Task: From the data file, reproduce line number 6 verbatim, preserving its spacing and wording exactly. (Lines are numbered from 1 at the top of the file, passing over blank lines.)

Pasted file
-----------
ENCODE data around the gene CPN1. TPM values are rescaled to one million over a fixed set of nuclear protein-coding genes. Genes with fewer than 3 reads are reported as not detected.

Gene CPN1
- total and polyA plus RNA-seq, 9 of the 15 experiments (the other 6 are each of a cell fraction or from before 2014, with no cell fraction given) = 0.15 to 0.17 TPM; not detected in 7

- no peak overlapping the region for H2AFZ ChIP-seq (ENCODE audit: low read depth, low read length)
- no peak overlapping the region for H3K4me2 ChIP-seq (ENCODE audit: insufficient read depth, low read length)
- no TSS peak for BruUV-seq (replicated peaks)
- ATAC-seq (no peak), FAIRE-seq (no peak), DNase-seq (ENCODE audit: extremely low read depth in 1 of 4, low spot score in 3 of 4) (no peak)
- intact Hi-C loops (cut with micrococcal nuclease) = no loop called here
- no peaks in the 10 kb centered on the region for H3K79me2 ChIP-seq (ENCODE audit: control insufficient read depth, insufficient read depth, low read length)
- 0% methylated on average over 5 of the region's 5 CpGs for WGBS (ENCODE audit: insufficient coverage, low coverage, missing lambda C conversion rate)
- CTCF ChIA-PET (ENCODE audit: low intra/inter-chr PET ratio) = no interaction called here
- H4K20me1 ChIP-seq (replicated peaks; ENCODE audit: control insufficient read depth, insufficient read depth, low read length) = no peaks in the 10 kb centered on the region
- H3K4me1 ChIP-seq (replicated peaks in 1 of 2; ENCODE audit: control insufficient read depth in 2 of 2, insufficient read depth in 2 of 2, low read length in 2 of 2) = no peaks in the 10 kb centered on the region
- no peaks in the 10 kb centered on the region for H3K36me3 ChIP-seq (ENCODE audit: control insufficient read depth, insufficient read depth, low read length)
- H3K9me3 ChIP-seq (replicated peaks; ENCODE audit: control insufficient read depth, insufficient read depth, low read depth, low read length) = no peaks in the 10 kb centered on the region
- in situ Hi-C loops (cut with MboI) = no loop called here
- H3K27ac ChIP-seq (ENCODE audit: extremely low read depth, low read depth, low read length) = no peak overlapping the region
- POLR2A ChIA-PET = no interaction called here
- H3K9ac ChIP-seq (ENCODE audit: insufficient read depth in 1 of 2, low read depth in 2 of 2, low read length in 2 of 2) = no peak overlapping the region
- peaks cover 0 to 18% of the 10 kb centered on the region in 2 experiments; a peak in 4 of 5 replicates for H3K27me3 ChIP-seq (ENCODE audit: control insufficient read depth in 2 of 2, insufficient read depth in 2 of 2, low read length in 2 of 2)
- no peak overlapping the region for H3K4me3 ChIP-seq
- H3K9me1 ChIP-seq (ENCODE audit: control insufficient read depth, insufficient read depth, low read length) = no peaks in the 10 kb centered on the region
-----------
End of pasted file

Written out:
- no TSS peak for BruUV-seq (replicated peaks)